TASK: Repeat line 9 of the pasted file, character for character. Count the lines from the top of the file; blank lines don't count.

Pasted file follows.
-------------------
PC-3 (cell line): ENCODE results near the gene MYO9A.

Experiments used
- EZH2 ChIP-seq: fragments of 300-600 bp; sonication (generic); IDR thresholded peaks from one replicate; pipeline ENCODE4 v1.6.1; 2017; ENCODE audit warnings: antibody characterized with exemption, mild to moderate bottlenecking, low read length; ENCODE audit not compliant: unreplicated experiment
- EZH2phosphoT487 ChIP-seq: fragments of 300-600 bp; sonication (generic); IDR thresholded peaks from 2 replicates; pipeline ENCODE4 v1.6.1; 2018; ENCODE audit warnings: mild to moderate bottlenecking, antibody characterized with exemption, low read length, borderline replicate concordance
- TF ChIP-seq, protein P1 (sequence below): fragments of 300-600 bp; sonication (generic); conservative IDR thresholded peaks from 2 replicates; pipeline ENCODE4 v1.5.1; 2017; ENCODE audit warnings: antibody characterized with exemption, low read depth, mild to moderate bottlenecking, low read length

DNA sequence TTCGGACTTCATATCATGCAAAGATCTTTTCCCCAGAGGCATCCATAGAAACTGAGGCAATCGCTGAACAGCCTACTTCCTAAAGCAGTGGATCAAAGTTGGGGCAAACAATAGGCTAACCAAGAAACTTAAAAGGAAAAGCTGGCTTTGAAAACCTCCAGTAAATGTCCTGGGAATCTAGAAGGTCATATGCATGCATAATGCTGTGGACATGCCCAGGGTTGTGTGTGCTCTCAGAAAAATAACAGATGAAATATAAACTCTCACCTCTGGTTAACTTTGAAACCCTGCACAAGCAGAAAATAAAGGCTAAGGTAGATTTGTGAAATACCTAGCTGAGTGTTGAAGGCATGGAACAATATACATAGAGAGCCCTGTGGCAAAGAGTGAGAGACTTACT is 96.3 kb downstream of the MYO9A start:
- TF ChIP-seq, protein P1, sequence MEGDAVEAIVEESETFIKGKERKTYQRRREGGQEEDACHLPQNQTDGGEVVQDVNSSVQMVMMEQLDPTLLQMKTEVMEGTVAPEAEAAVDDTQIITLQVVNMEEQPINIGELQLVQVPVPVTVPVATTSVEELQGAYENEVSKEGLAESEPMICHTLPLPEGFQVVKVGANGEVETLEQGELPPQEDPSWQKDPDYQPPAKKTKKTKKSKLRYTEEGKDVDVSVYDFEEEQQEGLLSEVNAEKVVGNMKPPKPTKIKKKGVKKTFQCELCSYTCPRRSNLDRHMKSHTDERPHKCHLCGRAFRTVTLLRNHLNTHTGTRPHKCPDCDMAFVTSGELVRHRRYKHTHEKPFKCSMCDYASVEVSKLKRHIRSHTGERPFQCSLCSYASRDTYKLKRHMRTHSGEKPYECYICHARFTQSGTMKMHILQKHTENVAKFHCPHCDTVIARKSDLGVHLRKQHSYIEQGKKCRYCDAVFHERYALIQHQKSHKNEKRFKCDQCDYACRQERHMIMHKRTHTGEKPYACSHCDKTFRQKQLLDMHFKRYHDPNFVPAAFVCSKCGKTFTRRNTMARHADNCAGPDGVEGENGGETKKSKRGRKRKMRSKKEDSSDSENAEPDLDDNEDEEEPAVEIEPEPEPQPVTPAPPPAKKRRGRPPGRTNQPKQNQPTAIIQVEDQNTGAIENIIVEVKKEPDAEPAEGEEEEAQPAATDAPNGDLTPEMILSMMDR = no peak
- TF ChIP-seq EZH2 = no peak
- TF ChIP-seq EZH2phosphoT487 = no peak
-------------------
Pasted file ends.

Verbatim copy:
- TF ChIP-seq EZH2phosphoT487 = no peak